Within the Rural Workers and Migration Working Group, we organise collectively to protect the rights of rural workers. In order to survive, agribusiness relies on the exploitation of rural workers and people coming from internal and international migration, some of whom work in conditions of violence and slavery. The exploitation of rural workers goes hand in hand with the pressure on farmers in a system where suppliers of auxiliary materials, traders and large-scale distribution dictate the rules.
The exploitation of people inevitably leads to the exploitation of resources: agribusiness works by grabbing land, water, destroying biodiversity and the health of workers and consumers, for a production that is largely destined for export and in which the workers' share of income is minimal. The issue of women's rights is also fundamental in this case, as they are the majority in this type of agricultural work and suffer doubly from the violence and precariousness caused by agribusiness.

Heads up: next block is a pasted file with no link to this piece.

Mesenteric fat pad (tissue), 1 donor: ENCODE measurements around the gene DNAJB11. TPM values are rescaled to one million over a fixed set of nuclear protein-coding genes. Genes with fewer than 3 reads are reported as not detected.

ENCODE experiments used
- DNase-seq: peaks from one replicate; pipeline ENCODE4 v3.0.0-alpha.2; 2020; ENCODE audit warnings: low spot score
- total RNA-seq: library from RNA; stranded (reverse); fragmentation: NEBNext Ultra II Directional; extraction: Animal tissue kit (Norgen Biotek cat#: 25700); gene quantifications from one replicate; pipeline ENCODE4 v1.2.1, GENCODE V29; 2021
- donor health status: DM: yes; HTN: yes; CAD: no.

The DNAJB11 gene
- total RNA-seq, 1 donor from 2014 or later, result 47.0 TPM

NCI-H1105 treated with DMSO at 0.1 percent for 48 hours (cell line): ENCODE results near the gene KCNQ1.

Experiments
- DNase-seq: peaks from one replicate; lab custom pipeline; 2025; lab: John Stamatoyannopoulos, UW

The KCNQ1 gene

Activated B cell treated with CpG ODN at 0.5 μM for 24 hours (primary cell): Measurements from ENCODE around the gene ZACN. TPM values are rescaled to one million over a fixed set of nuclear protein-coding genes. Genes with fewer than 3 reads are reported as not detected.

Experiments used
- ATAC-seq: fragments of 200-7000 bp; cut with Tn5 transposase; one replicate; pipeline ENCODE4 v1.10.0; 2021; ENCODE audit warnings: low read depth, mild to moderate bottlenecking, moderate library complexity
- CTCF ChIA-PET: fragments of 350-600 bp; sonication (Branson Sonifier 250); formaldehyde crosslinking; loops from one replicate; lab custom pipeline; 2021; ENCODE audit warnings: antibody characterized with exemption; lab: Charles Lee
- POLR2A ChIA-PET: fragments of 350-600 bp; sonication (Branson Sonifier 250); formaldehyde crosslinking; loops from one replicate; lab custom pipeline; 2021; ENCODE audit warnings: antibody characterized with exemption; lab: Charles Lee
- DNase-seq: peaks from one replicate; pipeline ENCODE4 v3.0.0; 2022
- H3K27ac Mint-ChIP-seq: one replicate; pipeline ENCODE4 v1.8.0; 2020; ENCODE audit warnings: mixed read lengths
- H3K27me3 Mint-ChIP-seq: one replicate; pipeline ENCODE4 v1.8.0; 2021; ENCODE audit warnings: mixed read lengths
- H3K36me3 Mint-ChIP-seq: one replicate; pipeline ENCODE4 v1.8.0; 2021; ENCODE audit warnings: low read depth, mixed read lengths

Our work to protect the rights of rural workers includes ensuring that gender is considered in the struggle; bringing together and supporting local struggles; creating local and international alliances of workers; developing common strategies of defence; ensuring public funds do not finance exploitative practices; raising awareness among consumers and creating links with them to put pressure on companies and distributors. This work part of a desire for a transition from an agro-industrial model to an agro-ecological model based on food sovereignty.
Coordinating committee members